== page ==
Transparently Speaking, Are Bad Data Better than No Data At All?
I’ve been researching government program transparency and the hype surrounding “big data.” Given OMB’s recent statement of support for improving access to accurate Federal spending data I’ve also been giving some thought to what improved access might actually mean, based on my own experience with data conversion and consolidation projects.
It’s difficult to find out what the Federal government actually spends. The reasons are many:
- There are many different financial management and reporting systems.
- Different rules exist for how data have to be reported.
- Some reports are generated automatically and some manually.
- Date ranges may differ on different reports tracking the same topic.
- The same entities and transactions in different reports have inconsistent definitions and tagging.
- Money appropriated is not the same as money spent.
And so on. One conclusion: we need to be careful about using the word “error” to describe what seems to be a discrepancy between one report and another since the reasons for differences might make total sense. Just as “there’s many a slip ‘twixt the cup and the lip,” the reasons for disparities may vary from an actual error (e.g., a keyboarding error by a contractor entering expense report data for subcontractors) to a difference in reporting requirements (e.g., only expense items in excess of a certain amount might legally rise to a level requiring public reporting).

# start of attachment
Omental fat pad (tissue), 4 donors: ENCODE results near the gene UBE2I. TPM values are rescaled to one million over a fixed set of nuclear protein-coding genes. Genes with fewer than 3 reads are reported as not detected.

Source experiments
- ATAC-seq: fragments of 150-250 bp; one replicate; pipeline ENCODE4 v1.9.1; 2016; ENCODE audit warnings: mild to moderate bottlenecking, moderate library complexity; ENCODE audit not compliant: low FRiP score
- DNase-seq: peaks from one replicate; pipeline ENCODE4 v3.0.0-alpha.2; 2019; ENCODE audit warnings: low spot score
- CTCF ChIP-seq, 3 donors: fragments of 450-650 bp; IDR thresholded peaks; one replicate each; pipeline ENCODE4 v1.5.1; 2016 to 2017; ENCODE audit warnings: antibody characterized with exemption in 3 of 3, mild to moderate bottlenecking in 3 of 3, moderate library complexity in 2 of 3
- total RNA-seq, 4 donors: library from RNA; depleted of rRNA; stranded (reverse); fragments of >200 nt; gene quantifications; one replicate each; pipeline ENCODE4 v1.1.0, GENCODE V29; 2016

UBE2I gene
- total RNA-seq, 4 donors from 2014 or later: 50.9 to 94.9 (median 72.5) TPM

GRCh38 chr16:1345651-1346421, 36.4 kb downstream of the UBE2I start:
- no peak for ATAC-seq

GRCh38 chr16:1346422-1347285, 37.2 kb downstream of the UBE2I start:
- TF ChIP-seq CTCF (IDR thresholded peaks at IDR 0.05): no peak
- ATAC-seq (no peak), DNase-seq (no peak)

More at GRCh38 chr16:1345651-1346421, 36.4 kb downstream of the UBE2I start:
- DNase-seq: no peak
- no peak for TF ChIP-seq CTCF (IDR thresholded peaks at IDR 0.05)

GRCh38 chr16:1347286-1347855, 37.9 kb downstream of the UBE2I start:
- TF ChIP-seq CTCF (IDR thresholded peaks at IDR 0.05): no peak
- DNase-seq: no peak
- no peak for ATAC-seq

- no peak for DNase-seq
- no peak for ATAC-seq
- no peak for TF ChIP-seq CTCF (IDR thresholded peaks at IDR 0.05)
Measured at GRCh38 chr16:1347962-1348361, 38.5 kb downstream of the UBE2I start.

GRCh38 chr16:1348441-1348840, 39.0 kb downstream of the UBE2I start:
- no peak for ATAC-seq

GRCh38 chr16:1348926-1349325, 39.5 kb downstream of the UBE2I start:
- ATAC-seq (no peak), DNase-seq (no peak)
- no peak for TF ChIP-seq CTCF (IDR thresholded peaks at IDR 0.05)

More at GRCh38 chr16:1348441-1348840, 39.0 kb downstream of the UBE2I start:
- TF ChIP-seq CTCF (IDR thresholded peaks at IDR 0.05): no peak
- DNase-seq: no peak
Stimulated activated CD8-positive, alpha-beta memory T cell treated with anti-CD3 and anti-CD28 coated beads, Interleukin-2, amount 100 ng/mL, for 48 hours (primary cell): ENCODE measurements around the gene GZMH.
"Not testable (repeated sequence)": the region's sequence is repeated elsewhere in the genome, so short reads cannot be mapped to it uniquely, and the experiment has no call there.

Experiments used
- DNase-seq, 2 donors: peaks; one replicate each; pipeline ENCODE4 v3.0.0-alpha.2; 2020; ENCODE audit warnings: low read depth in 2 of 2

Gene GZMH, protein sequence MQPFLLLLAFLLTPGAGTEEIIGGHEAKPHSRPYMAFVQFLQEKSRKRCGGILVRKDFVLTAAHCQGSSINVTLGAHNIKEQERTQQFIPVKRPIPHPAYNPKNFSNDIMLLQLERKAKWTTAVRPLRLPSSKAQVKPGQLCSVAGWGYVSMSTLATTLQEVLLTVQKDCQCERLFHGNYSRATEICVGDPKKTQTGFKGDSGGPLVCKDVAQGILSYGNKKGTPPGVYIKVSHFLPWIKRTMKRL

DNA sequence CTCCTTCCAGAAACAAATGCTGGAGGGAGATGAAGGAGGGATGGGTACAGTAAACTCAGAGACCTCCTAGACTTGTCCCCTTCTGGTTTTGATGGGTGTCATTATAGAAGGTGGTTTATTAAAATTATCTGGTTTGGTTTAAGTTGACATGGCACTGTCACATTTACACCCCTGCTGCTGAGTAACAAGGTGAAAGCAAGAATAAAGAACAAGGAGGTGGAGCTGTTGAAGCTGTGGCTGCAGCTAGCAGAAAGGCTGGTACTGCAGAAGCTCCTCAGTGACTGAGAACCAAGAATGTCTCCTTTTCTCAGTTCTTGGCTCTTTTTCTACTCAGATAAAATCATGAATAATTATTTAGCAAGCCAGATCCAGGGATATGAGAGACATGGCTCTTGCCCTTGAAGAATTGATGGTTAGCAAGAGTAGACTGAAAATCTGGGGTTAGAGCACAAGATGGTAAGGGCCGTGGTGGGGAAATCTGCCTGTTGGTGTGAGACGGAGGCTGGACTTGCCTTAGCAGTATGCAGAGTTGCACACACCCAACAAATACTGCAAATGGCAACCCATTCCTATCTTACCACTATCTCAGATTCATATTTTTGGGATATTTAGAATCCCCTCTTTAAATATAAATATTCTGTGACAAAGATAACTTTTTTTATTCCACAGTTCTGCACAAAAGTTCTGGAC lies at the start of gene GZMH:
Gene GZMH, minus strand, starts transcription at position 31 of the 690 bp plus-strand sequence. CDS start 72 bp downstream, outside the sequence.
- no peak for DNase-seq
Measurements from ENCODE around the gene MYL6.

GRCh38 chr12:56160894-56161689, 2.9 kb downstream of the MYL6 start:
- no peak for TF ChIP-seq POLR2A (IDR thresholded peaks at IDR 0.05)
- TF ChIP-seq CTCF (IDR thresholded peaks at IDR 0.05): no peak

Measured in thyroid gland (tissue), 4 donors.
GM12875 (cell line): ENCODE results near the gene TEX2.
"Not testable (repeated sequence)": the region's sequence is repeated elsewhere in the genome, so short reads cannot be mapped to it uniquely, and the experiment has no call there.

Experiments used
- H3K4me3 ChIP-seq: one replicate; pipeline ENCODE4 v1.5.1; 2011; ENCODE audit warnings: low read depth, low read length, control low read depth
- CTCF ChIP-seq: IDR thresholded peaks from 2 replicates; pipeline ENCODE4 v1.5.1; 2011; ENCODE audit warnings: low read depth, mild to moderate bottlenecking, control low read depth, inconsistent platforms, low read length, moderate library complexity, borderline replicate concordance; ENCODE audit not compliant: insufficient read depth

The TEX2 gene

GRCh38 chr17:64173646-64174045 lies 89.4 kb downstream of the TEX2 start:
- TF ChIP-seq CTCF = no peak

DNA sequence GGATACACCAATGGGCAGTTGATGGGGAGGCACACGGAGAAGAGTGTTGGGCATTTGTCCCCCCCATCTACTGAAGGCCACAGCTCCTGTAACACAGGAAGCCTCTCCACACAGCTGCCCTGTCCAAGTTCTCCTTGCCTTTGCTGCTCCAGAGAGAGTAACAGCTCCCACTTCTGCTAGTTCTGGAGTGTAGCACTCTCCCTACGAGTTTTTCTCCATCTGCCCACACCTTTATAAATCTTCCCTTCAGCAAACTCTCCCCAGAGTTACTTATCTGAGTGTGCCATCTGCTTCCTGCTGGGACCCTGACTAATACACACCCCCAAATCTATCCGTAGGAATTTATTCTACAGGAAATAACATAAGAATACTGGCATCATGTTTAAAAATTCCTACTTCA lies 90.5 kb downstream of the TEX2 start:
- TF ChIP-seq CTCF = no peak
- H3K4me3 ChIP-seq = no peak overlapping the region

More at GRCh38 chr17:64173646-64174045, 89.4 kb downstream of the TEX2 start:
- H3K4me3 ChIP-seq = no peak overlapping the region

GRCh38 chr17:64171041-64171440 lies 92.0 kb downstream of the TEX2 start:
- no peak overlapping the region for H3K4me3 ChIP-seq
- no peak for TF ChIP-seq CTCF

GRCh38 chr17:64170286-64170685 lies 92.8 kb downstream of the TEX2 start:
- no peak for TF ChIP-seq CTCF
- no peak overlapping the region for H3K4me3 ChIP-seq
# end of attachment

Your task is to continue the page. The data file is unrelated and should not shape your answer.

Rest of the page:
Is it appropriate to release data to the public that contain errors or which, due to a lack of standardization, differ in key categories or field definitions from similar data being reported by other agencies? Consider the following four categories that describe hypothetical expenditure data sets being considered for release to the public via an official Federal reporting program:
- Data Not Standardized and Not Correct
- Data Standardized and Not Correct
- Data Not Standardized and Correct
- Data Standardized and Correct
While Category 4 is the ideal state for data that you want to be accessible to the public and the program’s stakeholders, shouldn’t Category 1 data also be available to the public, assuming the public is made aware of possible issues?
In this type of situation we need to be clear about the relationships among transparency requirements, data accuracy, and differences due to a lack of standards. We also need to make people aware of possible issues about the data. For example, are data issues serious enough to keep the data from being released to the public because of possible health or safety implications?
Such questions are tough to address on the theoretical level. We need to be specific since what we really care about is not just the spending data but the impacts the spending has on program objectives.
Government needs to do more than just “throw data over the transom.” Even if requirements for rapid public access are incorporated into legislation requiring standardization and transparency, at the same time we also need to address the program cost, governance, and process change issues associated with improving data access.
Copyright (c) 2013 by Dennis D. McDonald